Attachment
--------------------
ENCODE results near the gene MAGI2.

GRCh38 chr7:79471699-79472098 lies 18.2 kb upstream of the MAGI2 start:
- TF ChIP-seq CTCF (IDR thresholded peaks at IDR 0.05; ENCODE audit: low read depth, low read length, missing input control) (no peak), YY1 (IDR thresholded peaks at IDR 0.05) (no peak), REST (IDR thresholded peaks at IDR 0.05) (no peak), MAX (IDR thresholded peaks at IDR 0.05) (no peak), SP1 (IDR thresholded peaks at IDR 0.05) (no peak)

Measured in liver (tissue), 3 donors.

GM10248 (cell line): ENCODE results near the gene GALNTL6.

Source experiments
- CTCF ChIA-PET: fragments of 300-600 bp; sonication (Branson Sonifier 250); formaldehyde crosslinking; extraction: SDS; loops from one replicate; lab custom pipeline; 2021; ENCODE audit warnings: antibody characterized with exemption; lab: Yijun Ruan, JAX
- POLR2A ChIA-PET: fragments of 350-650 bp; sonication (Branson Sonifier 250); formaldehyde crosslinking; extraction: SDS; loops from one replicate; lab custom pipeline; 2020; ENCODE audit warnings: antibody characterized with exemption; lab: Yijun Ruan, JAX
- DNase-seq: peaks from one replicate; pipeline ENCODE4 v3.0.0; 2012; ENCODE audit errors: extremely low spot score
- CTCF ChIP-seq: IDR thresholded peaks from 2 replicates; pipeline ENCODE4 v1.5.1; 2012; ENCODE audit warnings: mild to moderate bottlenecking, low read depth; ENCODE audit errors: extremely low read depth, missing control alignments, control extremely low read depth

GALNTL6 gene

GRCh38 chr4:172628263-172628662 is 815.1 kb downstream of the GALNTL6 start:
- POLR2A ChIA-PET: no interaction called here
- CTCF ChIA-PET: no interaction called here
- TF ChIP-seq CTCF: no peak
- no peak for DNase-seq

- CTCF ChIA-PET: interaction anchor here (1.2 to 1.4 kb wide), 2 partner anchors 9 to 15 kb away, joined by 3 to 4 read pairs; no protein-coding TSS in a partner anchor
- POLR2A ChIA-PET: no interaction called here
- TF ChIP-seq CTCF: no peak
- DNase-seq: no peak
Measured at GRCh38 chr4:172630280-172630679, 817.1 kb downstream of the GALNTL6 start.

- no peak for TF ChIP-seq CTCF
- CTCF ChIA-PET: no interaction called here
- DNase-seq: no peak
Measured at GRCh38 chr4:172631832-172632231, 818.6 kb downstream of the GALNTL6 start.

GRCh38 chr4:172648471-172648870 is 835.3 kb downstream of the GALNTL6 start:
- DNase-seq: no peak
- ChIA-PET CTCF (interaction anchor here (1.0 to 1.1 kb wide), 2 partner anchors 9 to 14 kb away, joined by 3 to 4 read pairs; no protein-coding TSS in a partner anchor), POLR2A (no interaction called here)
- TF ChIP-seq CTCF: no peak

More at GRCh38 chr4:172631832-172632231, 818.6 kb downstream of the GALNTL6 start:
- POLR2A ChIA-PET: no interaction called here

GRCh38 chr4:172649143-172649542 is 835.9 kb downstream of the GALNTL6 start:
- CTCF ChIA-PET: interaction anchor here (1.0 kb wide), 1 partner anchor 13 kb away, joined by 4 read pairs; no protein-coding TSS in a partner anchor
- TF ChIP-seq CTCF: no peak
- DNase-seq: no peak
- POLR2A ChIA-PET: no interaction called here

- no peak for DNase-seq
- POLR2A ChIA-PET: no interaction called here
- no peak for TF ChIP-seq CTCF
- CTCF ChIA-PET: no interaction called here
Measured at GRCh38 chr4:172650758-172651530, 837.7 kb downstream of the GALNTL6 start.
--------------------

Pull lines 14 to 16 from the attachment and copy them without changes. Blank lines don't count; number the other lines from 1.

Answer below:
- CTCF ChIA-PET: no interaction called here
- TF ChIP-seq CTCF: no peak
- no peak for DNase-seq